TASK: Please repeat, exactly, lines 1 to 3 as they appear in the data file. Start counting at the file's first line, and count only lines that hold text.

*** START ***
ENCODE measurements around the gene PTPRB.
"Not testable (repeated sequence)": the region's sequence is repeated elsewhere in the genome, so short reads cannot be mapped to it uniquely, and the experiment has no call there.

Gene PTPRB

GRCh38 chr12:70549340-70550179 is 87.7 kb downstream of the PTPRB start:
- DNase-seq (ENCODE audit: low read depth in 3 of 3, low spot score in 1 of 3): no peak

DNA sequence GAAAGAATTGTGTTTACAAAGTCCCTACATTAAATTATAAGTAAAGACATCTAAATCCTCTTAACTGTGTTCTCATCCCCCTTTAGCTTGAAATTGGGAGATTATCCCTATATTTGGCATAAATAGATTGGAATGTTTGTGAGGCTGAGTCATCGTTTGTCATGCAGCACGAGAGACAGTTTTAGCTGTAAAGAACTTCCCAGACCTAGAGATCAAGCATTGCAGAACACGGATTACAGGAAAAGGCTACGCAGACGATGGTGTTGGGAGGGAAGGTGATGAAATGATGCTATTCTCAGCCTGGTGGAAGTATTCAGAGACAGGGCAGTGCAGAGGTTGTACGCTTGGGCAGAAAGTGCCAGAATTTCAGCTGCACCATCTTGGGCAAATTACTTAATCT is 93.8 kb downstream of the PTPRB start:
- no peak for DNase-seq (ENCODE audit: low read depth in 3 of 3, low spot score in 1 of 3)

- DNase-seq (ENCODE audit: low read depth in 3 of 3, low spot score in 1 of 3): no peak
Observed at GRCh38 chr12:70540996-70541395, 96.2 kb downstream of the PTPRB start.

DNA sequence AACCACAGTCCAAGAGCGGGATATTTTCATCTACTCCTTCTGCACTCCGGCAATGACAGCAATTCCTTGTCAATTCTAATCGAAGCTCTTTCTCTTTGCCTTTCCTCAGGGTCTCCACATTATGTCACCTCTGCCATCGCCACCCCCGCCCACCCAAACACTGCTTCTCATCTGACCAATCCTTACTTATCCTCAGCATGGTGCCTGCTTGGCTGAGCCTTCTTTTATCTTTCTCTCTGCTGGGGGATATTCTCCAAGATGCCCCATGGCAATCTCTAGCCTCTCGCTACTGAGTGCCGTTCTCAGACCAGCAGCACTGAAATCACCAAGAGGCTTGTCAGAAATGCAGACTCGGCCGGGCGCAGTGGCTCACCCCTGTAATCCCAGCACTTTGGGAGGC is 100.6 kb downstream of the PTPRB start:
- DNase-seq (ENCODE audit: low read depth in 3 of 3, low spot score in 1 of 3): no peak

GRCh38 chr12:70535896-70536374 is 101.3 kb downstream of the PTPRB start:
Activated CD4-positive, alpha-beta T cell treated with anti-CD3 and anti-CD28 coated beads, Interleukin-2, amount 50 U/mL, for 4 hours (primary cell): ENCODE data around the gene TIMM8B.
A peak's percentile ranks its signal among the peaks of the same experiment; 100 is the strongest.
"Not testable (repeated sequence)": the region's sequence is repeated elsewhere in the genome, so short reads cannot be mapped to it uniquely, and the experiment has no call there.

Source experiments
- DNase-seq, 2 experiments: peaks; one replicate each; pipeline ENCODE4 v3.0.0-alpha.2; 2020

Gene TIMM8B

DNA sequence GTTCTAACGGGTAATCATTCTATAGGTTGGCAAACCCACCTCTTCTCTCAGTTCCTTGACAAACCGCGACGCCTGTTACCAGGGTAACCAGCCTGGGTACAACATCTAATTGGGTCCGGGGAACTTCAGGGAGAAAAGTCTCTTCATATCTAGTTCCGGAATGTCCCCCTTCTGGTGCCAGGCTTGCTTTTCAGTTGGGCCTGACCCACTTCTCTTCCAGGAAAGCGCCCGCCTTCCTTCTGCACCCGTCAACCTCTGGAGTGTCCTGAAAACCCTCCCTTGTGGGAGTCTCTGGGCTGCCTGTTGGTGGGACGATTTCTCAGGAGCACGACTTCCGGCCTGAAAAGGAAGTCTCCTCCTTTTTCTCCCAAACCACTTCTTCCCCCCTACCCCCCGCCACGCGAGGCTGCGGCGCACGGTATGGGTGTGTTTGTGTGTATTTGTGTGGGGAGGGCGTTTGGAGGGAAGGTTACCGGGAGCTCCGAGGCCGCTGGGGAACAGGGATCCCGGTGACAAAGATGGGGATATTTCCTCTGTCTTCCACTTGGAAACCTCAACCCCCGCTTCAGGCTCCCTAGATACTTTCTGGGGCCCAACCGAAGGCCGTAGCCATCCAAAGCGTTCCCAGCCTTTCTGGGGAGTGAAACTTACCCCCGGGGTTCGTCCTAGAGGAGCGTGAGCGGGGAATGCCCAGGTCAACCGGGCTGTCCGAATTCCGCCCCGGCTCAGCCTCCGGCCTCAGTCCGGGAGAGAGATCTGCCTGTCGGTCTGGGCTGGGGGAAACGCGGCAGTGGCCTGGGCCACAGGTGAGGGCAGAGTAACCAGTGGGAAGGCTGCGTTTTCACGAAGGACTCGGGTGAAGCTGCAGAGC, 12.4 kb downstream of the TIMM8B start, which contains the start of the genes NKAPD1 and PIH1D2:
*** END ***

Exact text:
ENCODE measurements around the gene PTPRB.
"Not testable (repeated sequence)": the region's sequence is repeated elsewhere in the genome, so short reads cannot be mapped to it uniquely, and the experiment has no call there.

Gene PTPRB